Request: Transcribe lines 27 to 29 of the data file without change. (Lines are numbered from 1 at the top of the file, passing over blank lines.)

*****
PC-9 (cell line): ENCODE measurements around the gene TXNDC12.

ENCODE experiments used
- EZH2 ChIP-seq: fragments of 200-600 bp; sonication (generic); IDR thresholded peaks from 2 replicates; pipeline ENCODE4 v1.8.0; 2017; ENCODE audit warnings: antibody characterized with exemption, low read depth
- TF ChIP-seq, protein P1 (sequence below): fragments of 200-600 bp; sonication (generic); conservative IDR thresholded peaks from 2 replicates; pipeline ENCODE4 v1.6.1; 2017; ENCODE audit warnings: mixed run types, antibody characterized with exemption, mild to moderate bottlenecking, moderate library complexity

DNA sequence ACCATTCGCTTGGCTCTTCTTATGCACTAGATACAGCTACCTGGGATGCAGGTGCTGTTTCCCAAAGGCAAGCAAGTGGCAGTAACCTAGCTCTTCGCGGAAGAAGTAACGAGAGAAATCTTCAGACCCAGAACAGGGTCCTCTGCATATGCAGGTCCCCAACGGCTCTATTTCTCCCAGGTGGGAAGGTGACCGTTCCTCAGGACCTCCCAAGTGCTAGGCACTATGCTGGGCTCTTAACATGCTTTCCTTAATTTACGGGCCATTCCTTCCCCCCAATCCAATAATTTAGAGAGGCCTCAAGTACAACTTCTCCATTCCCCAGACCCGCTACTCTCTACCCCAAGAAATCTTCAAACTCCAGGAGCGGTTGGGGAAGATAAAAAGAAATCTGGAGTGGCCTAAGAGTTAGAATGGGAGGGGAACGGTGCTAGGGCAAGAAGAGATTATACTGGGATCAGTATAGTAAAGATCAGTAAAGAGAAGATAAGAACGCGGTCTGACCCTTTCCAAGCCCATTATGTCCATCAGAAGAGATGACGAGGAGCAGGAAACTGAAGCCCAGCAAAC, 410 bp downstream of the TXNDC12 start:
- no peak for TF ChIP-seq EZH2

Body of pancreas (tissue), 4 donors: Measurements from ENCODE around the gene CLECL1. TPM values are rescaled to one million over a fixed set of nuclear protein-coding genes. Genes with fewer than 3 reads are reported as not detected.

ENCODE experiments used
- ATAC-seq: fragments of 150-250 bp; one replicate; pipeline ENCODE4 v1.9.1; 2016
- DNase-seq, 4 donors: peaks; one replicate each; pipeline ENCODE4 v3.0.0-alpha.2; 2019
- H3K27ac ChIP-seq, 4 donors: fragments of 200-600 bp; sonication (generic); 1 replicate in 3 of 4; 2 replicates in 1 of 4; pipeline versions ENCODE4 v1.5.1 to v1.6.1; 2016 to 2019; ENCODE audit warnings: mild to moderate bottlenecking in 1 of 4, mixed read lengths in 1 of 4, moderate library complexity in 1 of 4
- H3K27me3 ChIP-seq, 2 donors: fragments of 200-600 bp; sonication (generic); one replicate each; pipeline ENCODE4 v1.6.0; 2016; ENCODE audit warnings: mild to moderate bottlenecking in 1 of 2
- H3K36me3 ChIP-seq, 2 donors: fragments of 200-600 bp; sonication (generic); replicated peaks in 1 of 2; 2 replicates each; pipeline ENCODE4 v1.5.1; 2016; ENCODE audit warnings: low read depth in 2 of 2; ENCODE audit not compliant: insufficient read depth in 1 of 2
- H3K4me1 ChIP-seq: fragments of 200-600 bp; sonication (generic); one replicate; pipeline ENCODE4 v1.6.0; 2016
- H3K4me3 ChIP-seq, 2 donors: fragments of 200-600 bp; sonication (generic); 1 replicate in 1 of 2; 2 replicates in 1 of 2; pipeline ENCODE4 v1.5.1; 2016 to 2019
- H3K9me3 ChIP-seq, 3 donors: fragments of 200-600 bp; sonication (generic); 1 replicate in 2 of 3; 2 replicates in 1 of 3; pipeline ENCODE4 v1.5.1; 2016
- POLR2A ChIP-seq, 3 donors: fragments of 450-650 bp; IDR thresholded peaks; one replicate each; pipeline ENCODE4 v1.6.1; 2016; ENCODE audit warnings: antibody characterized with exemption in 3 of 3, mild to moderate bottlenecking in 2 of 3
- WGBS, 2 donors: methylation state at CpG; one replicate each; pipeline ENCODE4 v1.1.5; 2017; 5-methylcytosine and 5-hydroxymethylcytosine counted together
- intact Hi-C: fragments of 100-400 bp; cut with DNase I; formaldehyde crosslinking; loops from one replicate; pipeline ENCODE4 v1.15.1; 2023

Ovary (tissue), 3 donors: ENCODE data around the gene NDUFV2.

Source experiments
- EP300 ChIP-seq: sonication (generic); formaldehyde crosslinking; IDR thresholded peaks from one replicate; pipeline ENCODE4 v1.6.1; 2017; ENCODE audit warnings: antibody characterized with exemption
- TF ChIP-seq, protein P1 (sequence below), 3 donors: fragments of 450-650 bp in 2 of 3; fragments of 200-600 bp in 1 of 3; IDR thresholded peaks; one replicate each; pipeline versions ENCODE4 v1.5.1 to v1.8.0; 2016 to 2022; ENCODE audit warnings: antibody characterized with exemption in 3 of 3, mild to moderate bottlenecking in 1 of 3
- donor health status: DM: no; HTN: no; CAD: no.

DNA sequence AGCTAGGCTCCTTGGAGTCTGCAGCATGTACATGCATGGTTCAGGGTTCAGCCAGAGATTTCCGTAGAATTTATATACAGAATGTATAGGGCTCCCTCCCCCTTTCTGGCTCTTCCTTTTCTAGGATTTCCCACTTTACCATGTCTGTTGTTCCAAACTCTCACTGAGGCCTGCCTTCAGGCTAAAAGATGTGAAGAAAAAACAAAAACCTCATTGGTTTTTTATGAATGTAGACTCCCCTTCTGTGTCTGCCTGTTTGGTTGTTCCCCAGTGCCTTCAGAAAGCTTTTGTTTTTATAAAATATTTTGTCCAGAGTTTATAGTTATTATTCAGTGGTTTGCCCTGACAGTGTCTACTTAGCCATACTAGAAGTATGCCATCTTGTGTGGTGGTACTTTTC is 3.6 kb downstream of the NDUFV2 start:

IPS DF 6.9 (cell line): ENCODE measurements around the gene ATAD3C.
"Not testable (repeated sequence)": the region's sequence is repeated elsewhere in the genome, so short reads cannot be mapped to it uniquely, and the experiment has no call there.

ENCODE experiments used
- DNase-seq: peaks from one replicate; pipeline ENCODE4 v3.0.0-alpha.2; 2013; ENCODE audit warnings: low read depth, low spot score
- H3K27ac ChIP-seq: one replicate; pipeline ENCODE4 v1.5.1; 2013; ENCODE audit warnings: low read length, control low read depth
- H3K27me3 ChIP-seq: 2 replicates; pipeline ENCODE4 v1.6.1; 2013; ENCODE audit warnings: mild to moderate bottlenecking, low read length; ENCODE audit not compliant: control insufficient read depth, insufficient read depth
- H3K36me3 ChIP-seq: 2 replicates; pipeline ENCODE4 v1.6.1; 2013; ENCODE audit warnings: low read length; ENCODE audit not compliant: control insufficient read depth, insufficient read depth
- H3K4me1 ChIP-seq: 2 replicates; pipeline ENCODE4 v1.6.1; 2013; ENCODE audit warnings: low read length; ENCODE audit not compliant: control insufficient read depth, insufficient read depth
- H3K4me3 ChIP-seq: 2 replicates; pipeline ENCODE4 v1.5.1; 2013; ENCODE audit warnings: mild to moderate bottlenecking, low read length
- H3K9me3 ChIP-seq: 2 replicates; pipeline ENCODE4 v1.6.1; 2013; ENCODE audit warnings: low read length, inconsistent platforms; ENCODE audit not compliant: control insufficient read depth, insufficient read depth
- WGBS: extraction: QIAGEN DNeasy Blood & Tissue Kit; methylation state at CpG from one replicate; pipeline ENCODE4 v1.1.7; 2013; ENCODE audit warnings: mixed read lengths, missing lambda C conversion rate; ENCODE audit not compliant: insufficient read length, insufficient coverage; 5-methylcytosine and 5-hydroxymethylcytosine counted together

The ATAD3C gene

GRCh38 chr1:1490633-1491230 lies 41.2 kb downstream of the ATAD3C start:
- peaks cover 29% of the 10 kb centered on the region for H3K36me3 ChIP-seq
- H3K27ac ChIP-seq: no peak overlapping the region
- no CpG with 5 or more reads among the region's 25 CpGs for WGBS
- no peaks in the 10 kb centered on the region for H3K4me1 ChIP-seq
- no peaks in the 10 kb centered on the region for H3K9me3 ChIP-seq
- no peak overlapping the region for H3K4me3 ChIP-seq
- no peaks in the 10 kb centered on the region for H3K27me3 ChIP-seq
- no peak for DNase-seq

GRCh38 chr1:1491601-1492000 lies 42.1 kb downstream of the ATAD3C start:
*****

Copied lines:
"Not testable (repeated sequence)": the region's sequence is repeated elsewhere in the genome, so short reads cannot be mapped to it uniquely, and the experiment has no call there.

ENCODE experiments used
- DNase-seq: peaks from one replicate; pipeline ENCODE4 v3.0.0-alpha.2; 2013; ENCODE audit warnings: low read depth, low spot score